Friday, 26 June 2009

Souvenir Foto Friday: Amsterdam in Motion

Assignment 6: Blur on Purpose

I read the assignment notes for this on Flickr before the notes went up on the Souvenir Foto website; and I had a little panic.

Blur on purpose? It was like a return to the dark days of childhood photography. Handshake, cutting off people's heads - not good. How on earth would I blur on purpose without it looking like I gave the camera to a small child?

So I hit the internet, ah google, my old friend.

What I discovered was that there is a whole movement of photography dedicated to blurring on purpose. While the photographs I found were stunning, details on technique were not very forthcoming.

I did discover that it was all to do with playing around with shutter speed and aperture. Which meant I had to learn about shutter speed and aperture. Which meant that, three months after getting the camera I was finally going to have to break out the instruction manual.


The instruction manual was informative. It certainly told me how to set shutter speed and apperture but I still didn't understand what I was doing.

Next stop, the Digital Photography School . I read up on Shutter Speed and Appertures. Then moved on to Aperture and Shutter Priority Modes.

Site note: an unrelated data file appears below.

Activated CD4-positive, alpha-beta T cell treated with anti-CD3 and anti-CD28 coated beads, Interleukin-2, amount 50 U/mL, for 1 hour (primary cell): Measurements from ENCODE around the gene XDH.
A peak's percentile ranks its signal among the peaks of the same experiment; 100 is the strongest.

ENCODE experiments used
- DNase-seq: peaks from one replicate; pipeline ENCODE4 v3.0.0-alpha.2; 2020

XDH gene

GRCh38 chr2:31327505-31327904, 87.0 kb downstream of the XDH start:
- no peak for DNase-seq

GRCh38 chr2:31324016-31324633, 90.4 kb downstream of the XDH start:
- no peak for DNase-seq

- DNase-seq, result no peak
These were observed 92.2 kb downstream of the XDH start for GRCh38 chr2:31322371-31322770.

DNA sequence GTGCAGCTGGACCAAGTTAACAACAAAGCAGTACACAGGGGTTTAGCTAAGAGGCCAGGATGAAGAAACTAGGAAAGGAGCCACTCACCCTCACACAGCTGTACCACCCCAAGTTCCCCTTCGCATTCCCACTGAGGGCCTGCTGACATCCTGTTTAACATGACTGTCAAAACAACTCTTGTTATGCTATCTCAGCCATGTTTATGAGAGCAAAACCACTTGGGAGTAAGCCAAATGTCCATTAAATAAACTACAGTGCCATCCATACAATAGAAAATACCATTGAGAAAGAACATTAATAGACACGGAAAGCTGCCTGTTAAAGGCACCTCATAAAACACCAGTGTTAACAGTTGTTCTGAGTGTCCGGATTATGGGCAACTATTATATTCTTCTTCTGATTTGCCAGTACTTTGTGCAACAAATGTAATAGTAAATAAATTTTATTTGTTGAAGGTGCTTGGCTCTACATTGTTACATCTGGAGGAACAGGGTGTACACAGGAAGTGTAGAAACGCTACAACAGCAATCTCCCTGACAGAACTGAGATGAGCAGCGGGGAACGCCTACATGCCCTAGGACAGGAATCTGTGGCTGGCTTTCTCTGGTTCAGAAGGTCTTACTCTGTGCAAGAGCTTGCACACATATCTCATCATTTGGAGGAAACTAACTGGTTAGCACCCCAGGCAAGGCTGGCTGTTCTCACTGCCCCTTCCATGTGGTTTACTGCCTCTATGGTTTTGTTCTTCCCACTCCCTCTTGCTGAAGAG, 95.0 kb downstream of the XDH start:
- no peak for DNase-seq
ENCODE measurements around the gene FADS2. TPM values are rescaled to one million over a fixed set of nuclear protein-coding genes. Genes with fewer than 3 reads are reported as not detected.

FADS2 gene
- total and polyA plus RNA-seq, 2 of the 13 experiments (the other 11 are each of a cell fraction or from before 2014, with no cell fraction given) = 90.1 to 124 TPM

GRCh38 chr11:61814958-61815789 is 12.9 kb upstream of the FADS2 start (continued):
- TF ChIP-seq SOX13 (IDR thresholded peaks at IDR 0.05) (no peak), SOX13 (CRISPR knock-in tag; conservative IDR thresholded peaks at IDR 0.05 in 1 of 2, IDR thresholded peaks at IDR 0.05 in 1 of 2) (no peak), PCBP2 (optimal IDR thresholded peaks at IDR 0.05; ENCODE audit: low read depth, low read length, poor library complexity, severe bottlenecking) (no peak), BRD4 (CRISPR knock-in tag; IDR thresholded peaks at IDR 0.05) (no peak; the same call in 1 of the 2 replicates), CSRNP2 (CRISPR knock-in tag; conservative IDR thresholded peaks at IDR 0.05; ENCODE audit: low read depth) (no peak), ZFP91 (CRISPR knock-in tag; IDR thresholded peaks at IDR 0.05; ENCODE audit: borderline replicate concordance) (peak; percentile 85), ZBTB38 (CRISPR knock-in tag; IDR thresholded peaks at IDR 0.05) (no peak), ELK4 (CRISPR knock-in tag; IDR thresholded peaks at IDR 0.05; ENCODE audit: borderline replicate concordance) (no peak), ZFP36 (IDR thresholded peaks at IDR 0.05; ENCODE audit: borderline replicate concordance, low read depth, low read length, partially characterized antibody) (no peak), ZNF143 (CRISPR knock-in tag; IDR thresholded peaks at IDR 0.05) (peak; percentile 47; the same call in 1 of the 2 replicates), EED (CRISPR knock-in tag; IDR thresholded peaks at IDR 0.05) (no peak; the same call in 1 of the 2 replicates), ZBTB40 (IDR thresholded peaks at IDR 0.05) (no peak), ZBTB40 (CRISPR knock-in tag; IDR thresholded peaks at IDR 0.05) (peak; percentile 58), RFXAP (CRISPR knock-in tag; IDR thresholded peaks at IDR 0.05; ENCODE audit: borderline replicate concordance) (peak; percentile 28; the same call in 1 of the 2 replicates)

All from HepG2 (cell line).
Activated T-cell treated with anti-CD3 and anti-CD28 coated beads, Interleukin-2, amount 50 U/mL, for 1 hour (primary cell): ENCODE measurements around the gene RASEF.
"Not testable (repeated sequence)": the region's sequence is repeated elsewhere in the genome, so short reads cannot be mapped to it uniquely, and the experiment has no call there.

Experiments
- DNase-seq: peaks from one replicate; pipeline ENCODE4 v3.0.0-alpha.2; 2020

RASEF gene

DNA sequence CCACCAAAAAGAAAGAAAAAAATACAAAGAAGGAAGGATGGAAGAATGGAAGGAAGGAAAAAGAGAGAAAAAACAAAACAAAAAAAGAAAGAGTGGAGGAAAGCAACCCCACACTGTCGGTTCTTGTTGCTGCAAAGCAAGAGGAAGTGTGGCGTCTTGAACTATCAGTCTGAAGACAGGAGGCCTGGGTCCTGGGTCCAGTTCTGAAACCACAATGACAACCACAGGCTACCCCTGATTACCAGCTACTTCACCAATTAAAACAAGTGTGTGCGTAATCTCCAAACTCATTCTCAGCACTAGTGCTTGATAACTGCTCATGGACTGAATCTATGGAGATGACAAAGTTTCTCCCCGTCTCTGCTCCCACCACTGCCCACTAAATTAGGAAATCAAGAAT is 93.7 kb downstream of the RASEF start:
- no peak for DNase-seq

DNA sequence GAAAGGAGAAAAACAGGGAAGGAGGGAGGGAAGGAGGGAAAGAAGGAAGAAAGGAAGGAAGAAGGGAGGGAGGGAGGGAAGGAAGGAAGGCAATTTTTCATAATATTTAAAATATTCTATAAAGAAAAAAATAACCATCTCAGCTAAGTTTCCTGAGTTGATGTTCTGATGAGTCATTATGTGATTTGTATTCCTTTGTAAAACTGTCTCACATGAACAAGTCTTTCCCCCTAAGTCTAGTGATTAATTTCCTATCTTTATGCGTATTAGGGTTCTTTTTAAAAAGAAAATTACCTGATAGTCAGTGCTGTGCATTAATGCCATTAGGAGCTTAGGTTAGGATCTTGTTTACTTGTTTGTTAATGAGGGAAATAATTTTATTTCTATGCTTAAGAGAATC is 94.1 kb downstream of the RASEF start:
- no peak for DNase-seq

Now we were getting somewhere.

I had been particularly taken with a Blur on Purpose photo I had seen during my research, (now regretably lost in the internet) a black and white shot taken in Japan which showed blurred movement on a crisp background. I knew I wanted to do something like that, which would mean playing with the shutter priority mode, which blurs movement.

I took myself into the centre of Amsterdam and positioned myself on a busy cross roads. Then I just started clicking. I aimed for dense crowds and bikes. I shot at eye level and from the hip to see which came out best. I varied my shuttter speed until I found one that let in just enough light while still giving a good blur of movement, 1/20 on a very bright day.

In post-processing the black and white wasn't quite working for me though. It looked good but the bike wasn't quite right. When I had looked at the photo, the bike had seemed ethereal, almost ghostly and I wanted to play that up. So I cropped it down and layed the holga-ish effect from Picnik over the top. And it worked.

I am particularly pleased with the crispness of the shadow on the ground against the blur of the people above.

The original of the photo is in my photostream.


  1. That came out really well! I love the effect!

  2. Seems to me you nailed this assignment! Love the photo!